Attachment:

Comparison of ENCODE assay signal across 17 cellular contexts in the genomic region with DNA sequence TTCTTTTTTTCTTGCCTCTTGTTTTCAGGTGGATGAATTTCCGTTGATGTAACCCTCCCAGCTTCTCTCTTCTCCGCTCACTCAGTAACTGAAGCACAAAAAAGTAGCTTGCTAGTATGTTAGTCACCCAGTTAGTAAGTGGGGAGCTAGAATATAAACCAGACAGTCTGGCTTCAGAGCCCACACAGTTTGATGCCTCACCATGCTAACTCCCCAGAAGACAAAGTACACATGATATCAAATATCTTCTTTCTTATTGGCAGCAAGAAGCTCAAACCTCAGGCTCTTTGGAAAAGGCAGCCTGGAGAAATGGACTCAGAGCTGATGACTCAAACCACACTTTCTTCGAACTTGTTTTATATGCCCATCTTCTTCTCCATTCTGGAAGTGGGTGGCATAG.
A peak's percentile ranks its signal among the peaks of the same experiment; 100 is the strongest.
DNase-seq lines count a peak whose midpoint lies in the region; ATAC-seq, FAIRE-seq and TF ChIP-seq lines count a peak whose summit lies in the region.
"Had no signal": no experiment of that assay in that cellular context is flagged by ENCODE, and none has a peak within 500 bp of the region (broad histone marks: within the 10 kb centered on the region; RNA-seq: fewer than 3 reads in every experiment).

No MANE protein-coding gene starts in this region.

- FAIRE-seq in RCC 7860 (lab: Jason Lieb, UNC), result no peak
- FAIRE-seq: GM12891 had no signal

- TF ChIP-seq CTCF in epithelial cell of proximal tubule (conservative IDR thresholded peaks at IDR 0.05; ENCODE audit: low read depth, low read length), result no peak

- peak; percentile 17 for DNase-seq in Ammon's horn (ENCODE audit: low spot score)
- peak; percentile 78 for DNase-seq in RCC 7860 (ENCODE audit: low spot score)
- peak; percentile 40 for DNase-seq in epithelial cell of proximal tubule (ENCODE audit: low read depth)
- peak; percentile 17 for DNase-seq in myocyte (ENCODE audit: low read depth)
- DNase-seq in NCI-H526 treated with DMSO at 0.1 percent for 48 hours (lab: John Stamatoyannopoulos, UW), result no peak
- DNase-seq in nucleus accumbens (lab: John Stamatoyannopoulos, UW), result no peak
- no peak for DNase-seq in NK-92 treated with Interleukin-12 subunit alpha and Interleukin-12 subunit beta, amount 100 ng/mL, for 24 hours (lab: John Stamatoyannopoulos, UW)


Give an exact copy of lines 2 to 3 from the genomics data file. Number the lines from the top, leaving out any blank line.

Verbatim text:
A peak's percentile ranks its signal among the peaks of the same experiment; 100 is the strongest.
DNase-seq lines count a peak whose midpoint lies in the region; ATAC-seq, FAIRE-seq and TF ChIP-seq lines count a peak whose summit lies in the region.